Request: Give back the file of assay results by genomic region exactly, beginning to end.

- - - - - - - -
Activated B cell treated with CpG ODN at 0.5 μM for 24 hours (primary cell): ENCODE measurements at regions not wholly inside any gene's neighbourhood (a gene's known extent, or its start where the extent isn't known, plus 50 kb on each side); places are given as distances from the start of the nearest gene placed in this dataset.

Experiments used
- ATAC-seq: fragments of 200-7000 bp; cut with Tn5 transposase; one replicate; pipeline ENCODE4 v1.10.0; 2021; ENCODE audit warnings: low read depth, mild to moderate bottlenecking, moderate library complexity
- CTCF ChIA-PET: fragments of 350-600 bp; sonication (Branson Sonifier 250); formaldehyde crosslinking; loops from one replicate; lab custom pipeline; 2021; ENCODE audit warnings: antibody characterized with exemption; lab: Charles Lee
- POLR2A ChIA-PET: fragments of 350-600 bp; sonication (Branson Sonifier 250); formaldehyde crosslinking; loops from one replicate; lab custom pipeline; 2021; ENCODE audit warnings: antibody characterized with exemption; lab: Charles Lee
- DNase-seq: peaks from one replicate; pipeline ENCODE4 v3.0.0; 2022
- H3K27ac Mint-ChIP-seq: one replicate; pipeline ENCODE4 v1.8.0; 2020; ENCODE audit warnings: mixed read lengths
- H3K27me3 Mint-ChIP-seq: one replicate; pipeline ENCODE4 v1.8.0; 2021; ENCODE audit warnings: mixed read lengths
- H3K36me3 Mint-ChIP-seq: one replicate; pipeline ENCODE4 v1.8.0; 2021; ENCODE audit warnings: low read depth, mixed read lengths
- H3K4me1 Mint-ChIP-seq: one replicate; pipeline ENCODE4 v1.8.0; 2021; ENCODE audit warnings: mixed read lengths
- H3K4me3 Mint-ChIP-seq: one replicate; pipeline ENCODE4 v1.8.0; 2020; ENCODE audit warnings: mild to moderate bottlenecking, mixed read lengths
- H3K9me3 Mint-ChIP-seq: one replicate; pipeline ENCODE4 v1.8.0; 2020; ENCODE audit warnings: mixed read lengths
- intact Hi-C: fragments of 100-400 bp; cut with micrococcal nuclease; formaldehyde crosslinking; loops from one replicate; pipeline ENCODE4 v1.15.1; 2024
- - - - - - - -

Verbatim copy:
Activated B cell treated with CpG ODN at 0.5 μM for 24 hours (primary cell): ENCODE measurements at regions not wholly inside any gene's neighbourhood (a gene's known extent, or its start where the extent isn't known, plus 50 kb on each side); places are given as distances from the start of the nearest gene placed in this dataset.

Experiments used
- ATAC-seq: fragments of 200-7000 bp; cut with Tn5 transposase; one replicate; pipeline ENCODE4 v1.10.0; 2021; ENCODE audit warnings: low read depth, mild to moderate bottlenecking, moderate library complexity
- CTCF ChIA-PET: fragments of 350-600 bp; sonication (Branson Sonifier 250); formaldehyde crosslinking; loops from one replicate; lab custom pipeline; 2021; ENCODE audit warnings: antibody characterized with exemption; lab: Charles Lee
- POLR2A ChIA-PET: fragments of 350-600 bp; sonication (Branson Sonifier 250); formaldehyde crosslinking; loops from one replicate; lab custom pipeline; 2021; ENCODE audit warnings: antibody characterized with exemption; lab: Charles Lee
- DNase-seq: peaks from one replicate; pipeline ENCODE4 v3.0.0; 2022
- H3K27ac Mint-ChIP-seq: one replicate; pipeline ENCODE4 v1.8.0; 2020; ENCODE audit warnings: mixed read lengths
- H3K27me3 Mint-ChIP-seq: one replicate; pipeline ENCODE4 v1.8.0; 2021; ENCODE audit warnings: mixed read lengths
- H3K36me3 Mint-ChIP-seq: one replicate; pipeline ENCODE4 v1.8.0; 2021; ENCODE audit warnings: low read depth, mixed read lengths
- H3K4me1 Mint-ChIP-seq: one replicate; pipeline ENCODE4 v1.8.0; 2021; ENCODE audit warnings: mixed read lengths
- H3K4me3 Mint-ChIP-seq: one replicate; pipeline ENCODE4 v1.8.0; 2020; ENCODE audit warnings: mild to moderate bottlenecking, mixed read lengths
- H3K9me3 Mint-ChIP-seq: one replicate; pipeline ENCODE4 v1.8.0; 2020; ENCODE audit warnings: mixed read lengths
- intact Hi-C: fragments of 100-400 bp; cut with micrococcal nuclease; formaldehyde crosslinking; loops from one replicate; pipeline ENCODE4 v1.15.1; 2024